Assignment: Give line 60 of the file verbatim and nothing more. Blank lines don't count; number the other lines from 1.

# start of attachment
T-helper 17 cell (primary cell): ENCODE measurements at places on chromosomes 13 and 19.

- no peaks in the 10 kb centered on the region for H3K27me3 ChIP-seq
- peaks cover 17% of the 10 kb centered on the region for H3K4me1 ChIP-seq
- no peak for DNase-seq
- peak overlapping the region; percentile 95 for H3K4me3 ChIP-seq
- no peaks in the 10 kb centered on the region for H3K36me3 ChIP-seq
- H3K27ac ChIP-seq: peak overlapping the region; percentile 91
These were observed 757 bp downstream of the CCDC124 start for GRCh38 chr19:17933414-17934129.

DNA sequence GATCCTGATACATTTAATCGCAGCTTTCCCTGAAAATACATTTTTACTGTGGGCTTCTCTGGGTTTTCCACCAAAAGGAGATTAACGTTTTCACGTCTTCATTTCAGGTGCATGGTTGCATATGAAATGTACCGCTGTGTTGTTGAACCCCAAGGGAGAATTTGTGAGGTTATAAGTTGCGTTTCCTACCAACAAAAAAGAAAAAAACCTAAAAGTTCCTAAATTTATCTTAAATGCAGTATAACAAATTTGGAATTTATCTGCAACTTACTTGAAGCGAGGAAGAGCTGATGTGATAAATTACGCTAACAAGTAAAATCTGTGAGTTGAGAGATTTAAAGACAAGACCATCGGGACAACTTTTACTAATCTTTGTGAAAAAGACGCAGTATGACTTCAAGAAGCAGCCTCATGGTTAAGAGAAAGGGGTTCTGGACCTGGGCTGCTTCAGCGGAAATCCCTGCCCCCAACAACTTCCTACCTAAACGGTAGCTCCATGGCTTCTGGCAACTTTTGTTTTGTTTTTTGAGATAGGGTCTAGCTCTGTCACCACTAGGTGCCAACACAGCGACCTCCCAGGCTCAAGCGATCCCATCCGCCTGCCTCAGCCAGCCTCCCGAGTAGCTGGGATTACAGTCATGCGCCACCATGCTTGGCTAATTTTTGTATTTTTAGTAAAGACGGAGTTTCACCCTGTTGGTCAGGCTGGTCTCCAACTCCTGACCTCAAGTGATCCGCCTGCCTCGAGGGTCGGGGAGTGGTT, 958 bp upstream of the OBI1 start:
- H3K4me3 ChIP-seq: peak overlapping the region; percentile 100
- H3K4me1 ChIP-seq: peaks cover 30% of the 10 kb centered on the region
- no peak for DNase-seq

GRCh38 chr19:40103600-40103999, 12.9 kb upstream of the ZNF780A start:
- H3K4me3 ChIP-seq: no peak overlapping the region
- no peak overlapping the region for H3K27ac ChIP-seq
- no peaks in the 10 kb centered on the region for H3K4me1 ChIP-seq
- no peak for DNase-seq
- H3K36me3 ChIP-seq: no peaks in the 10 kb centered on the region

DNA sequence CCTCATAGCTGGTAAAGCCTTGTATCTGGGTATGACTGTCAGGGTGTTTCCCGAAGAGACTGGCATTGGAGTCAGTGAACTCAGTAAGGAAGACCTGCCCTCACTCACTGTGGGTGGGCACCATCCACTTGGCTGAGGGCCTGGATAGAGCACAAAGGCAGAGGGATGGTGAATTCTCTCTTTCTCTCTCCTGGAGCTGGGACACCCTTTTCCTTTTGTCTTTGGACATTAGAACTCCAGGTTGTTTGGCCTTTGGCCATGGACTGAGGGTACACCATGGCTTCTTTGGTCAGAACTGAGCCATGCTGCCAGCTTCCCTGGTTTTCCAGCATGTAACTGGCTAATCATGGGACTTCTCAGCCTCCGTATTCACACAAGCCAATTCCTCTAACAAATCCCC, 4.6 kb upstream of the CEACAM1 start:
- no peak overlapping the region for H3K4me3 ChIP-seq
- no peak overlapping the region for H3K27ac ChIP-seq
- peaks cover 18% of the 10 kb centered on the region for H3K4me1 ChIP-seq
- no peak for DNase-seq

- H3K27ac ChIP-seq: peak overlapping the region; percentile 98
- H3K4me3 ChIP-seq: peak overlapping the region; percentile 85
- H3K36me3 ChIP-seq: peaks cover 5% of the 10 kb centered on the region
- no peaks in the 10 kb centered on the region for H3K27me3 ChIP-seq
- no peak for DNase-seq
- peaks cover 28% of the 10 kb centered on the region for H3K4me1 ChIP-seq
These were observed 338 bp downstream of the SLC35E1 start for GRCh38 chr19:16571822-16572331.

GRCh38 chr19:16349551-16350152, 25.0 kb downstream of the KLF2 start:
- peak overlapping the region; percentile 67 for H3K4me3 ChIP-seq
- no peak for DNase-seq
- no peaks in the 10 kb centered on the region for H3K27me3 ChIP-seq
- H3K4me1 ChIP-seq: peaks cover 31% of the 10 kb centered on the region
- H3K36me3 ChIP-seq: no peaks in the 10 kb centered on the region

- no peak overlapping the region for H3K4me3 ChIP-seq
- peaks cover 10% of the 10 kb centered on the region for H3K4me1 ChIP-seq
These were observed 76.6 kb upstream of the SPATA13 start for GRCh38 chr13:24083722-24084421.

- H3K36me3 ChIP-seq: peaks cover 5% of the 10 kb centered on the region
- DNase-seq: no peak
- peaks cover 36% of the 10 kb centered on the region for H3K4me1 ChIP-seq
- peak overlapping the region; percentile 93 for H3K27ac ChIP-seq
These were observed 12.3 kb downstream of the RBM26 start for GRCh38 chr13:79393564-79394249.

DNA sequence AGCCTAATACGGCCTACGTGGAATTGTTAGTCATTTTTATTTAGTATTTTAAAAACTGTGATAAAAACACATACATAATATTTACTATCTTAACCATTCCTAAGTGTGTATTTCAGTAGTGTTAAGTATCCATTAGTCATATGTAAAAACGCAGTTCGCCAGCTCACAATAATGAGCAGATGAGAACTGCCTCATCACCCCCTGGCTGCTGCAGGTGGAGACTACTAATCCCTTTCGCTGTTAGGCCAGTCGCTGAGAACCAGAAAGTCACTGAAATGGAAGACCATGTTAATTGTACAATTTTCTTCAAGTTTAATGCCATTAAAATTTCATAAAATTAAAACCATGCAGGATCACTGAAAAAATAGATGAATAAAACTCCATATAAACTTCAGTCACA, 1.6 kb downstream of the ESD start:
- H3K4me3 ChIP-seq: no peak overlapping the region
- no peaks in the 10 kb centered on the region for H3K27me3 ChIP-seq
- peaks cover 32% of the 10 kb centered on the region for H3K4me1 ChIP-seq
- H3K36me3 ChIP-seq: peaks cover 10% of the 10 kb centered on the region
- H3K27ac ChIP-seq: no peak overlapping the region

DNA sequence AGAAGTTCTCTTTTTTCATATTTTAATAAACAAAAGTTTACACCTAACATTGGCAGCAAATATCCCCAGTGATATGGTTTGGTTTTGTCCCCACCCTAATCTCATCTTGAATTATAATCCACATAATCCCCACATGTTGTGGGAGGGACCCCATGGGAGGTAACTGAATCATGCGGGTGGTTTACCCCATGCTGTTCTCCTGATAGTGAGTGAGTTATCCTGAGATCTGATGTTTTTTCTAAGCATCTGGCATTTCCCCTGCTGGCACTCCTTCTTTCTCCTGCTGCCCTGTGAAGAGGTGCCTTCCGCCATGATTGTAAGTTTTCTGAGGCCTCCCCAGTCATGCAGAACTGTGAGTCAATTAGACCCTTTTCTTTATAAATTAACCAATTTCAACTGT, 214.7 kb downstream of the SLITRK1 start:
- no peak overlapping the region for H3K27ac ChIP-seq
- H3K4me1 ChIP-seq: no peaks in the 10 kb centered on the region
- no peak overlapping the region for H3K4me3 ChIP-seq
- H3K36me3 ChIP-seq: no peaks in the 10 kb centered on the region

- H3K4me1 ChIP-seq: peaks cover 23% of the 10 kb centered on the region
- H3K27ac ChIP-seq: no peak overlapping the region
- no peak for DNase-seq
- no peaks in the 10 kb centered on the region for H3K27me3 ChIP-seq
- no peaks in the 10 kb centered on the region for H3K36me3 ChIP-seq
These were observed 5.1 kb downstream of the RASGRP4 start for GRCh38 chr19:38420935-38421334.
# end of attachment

- no peaks in the 10 kb centered on the region for H3K36me3 ChIP-seq